A major disease outbreak looms in the country’s holding institutions, including police cells and remand prisons, as they are likely to remain congested following a nationwide strike by magistrates which entered its third day yesterday with no end in sight.
Although prison officials refused to comment, police spokesperson Superintendent Andrew Phiri said the situation at police cells countrywide was under control.
“We are assessing fines for some petty cases where we have jurisdiction and we are also releasing some accused persons on summons, for example Temba Mliswa,” said Phiri.
“We can also consider releasing some into the custody of their guardians in cases where juveniles are involved.”
Phiri said if the situation persisted, police would apply for authority to assess fines in cases where they had no jurisdiction in order to manage the situation.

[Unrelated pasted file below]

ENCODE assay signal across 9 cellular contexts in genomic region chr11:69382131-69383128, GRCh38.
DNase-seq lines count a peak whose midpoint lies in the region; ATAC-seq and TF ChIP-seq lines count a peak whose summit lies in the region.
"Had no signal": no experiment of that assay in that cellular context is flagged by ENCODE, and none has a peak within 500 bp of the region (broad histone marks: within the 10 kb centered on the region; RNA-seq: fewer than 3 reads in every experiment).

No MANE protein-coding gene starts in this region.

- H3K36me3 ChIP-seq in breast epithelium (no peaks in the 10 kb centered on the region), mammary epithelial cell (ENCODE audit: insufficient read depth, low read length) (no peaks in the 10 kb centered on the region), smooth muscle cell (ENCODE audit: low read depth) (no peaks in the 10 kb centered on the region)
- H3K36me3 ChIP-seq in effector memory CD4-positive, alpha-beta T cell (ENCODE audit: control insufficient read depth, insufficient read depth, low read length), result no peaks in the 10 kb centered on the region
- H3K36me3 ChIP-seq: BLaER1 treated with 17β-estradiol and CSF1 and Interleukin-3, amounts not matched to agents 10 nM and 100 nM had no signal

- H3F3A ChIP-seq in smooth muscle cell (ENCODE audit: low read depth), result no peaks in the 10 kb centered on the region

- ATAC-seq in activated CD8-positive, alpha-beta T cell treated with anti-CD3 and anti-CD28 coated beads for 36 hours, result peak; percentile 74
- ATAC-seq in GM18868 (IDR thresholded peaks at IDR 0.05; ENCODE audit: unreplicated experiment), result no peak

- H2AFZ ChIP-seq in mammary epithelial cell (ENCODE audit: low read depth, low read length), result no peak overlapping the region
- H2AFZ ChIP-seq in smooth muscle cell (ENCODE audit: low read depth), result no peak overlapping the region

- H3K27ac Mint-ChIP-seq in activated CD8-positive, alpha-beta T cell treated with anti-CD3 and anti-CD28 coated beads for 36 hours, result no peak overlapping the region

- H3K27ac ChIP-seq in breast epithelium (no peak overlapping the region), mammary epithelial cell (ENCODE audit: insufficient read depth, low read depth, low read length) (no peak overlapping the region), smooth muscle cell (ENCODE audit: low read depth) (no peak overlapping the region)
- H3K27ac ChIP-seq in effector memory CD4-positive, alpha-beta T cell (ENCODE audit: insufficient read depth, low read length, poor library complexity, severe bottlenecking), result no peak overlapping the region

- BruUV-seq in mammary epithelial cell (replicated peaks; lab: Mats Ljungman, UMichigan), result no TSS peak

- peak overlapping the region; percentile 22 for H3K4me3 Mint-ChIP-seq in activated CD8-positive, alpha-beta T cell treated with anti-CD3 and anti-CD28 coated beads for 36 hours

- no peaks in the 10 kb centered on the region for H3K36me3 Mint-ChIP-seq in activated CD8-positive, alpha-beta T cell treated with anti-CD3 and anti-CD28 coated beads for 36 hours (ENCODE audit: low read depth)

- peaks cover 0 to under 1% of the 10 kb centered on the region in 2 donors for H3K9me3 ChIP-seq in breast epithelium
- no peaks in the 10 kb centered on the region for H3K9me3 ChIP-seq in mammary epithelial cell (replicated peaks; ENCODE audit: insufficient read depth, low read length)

The magistrates embarked on strike on Monday to force Finance minister Tendai Biti to release funds to their employer, the Judiciary Service Commission (JSC), for improvement of their salaries.
On Tuesday, a joint meeting by the JSC, Chief Magistrates’ Office and the Magistrates’ Association of Zimbabwe failed to yield meaningful results.
The four-hour-long meeting held behind closed doors at the Supreme Court failed to unlock the salary logjam.
Meanwhile, Justice and Legal Affairs deputy minister Obert Gutu of the MDC-T says proceeds from diamond sales from Chiadzwa mines should be properly accounted for and channelled towards meeting the salaries of striking magistrates and other civil servants.
“The solution is for the Treasury to embark on an aggressive resource mobilisation strategy to enable the national fiscus to afford to pay reasonable salaries to all civil servants, including magistrates. On this note, all revenue from diamond sales should be properly accounted for so that Treasury can obtain all the proceeds therefrom. It is does not help to have a shadowy and Mafia-like way of dealing with proceeds from the diamond sales,” Gutu said.